Johanna shares her transition from school to university

Back to blog7 months ago by Renee
Will overwrite featured video.
Johanna Garvin in her wheelchair at her university campus
Will overwrite featured image.

Making the jump from high school to university can be a challenging, scary and exciting time. Our guest Johanna Garvin shares her experience and advice as many students take their final high school exams and look towards the future. 

Hi my name is Johanna. I am 25.  I have Cerebral Palsy. I use a wheelchair for mobility. This year, after five exciting years at uni, I graduated with a Bachelor of Communications and Media, with a major in Film and Social Justice, from the University of Notre Dame, Sydney.

If someone had told me seven years ago that I would get the opportunity to go to uni, let alone graduate, I would not have believed them. I wasn’t very academic at school. To be completely honest, I found learning quite hard. 

Year 10 was quite a challenging time for me because I was heading towards the “dreaded” Higher School Certificate (HSC). A few of my teachers believed that I would find it too hard to do the HSC and that I should leave school. At the time my mum was a single parent. My dad had died when I was thirteen from a rare type of cancer. So Mum stood our ground and said I would. I am incredibly grateful that she did. I still remember when she said “No, Johanna will do Pathways and finish her HSC”.

For those who don’t know, Pathways is where you can do the HSC over three to five years. I completed my second year of the HSC at TAFE.

It was around this time that things started to change for me. I had finally found a nice group of friends, started to feel better about myself and what I could do.  I started becoming more confident in myself. I am incredibly lucky that both my parents have always had high expectations of me and had always wanted, and believed, that I could go to university.

Doing the HSC over two years really helped me transition to uni. I really learnt to become more independent. During that year at TAFE, I was introduced to the wonderful world of taxis. I started to catch a taxi from home to TAFE, which was a huge achievement for me. I also got used to no one chasing me up asking whether I had finished an assignment. I had become more accountable to myself.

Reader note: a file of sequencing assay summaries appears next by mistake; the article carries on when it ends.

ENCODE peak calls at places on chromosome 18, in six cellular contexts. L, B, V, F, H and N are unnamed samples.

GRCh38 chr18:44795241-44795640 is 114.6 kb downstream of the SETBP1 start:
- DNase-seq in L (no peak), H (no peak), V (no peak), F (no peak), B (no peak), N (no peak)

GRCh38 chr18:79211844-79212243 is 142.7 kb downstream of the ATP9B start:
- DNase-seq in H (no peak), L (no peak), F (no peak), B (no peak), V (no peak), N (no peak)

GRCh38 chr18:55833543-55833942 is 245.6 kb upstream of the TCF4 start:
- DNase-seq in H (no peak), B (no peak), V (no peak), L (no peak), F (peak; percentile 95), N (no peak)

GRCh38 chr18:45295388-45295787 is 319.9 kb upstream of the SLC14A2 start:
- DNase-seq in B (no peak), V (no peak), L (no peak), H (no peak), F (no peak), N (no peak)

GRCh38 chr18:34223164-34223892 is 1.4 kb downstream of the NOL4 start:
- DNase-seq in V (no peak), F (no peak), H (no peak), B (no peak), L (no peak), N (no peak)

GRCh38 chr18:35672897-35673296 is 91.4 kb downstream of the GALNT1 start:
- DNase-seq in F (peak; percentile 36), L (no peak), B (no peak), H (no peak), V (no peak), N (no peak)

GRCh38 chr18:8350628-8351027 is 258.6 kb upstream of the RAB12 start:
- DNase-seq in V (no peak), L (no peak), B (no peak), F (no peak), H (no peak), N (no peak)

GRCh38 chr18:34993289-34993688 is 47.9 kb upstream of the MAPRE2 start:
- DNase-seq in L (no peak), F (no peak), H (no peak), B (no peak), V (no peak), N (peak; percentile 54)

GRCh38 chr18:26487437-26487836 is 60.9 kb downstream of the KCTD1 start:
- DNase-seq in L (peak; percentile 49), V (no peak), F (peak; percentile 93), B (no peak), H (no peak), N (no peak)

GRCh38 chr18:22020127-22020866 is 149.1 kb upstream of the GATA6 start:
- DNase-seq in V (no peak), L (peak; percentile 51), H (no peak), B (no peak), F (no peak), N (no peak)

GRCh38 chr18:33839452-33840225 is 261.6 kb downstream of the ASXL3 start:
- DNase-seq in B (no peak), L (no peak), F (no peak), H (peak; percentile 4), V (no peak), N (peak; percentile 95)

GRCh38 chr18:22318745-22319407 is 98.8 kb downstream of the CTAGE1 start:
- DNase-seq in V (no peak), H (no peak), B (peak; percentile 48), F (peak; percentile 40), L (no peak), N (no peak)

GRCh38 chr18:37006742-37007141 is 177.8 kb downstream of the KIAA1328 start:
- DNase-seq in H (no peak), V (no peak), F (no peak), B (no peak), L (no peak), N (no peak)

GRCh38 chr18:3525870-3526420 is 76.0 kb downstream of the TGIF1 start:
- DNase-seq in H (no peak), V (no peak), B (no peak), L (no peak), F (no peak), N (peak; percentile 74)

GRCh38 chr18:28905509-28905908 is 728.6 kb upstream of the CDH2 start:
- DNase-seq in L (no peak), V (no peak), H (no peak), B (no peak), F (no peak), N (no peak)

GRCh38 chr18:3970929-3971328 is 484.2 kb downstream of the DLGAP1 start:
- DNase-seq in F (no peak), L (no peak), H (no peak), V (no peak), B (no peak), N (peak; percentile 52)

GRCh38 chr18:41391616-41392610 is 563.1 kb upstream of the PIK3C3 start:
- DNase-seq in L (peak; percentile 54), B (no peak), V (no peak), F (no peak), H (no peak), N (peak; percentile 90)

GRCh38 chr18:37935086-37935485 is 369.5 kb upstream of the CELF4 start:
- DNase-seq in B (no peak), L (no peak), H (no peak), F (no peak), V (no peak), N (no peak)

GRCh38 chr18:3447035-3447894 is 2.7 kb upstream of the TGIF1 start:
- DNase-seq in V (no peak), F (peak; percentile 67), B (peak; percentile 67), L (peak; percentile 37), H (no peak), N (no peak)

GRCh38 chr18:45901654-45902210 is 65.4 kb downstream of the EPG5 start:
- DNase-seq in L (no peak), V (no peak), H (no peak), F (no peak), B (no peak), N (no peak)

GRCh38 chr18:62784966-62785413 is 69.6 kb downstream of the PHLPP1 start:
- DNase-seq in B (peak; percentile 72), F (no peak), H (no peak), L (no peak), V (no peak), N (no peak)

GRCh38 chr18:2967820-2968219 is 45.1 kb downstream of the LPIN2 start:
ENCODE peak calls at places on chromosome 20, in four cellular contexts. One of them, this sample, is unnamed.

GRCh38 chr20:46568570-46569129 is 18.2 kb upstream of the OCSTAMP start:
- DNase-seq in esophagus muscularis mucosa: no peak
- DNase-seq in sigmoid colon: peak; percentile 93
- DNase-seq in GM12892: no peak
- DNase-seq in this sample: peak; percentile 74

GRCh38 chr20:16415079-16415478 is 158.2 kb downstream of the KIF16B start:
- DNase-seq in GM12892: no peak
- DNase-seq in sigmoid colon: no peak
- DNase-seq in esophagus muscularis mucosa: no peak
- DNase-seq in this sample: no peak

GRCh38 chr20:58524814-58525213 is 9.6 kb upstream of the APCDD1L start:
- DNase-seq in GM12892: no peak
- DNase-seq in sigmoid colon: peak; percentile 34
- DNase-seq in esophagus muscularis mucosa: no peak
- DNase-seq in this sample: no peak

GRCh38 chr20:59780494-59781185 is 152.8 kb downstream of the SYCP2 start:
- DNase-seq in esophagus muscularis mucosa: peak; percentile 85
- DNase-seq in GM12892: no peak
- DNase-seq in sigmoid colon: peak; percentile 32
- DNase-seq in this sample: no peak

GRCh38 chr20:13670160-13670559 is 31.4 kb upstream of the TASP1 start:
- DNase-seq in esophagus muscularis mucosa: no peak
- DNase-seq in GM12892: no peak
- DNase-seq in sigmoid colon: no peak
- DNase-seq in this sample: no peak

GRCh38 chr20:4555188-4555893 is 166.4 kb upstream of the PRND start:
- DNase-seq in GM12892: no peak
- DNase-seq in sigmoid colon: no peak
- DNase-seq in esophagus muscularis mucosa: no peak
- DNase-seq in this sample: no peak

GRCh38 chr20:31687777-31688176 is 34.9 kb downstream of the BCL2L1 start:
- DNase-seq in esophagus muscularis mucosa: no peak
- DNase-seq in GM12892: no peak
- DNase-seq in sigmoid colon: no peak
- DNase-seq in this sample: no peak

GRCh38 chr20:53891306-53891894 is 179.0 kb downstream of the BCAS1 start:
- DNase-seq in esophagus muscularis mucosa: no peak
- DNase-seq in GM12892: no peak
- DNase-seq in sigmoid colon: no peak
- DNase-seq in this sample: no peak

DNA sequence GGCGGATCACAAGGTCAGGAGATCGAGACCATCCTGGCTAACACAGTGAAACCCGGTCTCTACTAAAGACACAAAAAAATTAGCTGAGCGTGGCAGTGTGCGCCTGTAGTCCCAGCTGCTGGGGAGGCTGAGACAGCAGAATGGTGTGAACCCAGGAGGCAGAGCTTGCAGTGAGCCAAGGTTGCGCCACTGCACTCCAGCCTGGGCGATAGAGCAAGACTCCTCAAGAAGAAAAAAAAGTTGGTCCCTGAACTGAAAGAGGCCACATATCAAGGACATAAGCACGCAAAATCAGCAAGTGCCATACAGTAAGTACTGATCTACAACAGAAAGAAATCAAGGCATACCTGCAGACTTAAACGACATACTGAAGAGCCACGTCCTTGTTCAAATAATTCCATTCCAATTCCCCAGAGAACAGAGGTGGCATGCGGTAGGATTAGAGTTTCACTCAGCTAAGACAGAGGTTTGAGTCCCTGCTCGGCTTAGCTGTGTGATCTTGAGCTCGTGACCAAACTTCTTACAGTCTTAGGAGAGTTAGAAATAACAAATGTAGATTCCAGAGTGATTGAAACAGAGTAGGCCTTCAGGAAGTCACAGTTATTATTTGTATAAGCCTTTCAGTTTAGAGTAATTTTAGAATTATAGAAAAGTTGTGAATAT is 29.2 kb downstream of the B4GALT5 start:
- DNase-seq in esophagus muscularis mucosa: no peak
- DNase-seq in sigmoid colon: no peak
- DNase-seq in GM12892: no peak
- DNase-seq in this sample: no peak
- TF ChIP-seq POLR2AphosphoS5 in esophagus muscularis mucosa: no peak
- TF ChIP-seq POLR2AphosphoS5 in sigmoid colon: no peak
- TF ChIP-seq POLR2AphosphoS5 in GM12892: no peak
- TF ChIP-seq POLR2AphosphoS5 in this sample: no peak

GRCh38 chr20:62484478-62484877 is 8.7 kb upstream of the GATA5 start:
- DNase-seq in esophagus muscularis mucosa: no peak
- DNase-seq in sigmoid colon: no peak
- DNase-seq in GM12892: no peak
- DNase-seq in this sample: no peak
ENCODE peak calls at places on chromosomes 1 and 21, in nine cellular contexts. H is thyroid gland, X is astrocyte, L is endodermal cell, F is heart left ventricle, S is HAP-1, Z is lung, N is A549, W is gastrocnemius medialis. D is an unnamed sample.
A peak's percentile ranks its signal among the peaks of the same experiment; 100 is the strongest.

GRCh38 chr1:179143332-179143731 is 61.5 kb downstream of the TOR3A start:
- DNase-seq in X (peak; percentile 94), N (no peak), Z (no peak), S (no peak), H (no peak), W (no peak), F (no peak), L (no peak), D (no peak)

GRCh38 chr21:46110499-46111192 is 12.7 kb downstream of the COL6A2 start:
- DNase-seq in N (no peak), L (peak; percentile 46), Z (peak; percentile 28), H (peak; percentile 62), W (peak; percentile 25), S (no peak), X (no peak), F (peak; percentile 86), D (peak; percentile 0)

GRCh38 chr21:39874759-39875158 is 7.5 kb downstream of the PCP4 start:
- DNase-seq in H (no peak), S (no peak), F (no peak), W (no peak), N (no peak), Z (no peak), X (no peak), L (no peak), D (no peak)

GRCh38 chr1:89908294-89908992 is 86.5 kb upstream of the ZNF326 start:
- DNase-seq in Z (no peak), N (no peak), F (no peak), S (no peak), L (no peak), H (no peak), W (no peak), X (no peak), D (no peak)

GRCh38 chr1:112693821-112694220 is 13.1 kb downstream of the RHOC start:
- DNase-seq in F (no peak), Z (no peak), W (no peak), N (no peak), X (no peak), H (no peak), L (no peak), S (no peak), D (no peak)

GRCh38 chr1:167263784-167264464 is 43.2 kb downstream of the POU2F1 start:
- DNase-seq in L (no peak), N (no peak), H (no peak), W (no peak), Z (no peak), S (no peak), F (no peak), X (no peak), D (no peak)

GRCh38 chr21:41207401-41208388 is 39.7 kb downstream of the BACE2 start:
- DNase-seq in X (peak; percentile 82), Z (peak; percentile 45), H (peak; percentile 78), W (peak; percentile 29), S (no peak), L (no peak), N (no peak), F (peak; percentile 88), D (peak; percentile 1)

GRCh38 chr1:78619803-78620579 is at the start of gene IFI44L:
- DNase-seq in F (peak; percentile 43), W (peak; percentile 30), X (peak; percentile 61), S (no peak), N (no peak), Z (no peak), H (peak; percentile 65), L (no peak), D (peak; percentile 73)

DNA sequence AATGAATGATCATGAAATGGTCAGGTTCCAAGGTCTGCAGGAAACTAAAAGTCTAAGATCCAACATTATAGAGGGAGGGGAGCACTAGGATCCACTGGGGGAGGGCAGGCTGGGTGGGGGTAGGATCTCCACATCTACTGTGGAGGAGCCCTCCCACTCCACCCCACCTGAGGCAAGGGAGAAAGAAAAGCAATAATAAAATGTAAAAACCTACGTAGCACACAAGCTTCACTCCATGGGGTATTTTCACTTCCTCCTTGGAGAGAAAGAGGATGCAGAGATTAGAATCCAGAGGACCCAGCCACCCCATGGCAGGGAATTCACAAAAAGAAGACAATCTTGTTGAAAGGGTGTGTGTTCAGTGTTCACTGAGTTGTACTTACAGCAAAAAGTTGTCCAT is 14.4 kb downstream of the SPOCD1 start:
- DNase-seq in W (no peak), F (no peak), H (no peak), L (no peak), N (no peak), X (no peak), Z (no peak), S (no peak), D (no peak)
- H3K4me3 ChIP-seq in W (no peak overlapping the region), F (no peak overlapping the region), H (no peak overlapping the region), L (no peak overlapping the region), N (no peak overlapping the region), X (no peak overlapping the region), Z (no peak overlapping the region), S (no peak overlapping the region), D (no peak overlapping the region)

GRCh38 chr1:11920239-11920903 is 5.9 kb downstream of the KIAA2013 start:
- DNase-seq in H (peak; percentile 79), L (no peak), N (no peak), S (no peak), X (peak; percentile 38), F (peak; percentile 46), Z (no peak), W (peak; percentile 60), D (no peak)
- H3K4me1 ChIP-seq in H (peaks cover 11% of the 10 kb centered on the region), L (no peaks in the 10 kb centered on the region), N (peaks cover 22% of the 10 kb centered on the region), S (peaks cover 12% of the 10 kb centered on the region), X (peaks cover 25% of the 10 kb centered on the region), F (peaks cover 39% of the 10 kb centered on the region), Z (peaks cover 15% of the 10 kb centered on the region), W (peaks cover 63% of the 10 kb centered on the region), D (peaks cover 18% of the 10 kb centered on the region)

And it was during this time that I started to think about what I wanted to do after I finished school. In that second year of the Pathways to HSC I learnt, and is one of my big tips, that research is important and finding out more about the uni or any courses that might be of interest to you. I went to as many uni open days as I could, which helped a lot.

 A friend of mine had attended Notre Dame.  Listening to what a positive experience he had, I thought to myself ‘I would really like to go there’. What reinforced this choice even more for me was that the Communications and Media course at Notre Dame offered an internship in the final year of study. I went to the open day and I loved the atmosphere. I loved how it was small and of course accessible. While I was there I meet the Disability and Academic Support Officer. She said to me that if I applied and was successful, that I should give her a call at the beginning of the year to organise a site audit.  Doing this was useful because I found out where all the accessible toilets were and where all the wheelchair access.

It is easy to look back and see what I should have done. There is a lot of anxiety around leaving the safe structure of school and launching myself into the big wide world. All I can say is that knowledge is power. Do your research. Follow your passion and know who you can trust. And importantly, have a good network around you.

Written by guest blogger Johanna Garvin.

Johanna is a writer, film maker and this year climbed Mt Kosciusko with her support team at Krazy Kosci Klimb. She is currently chasing her dreams.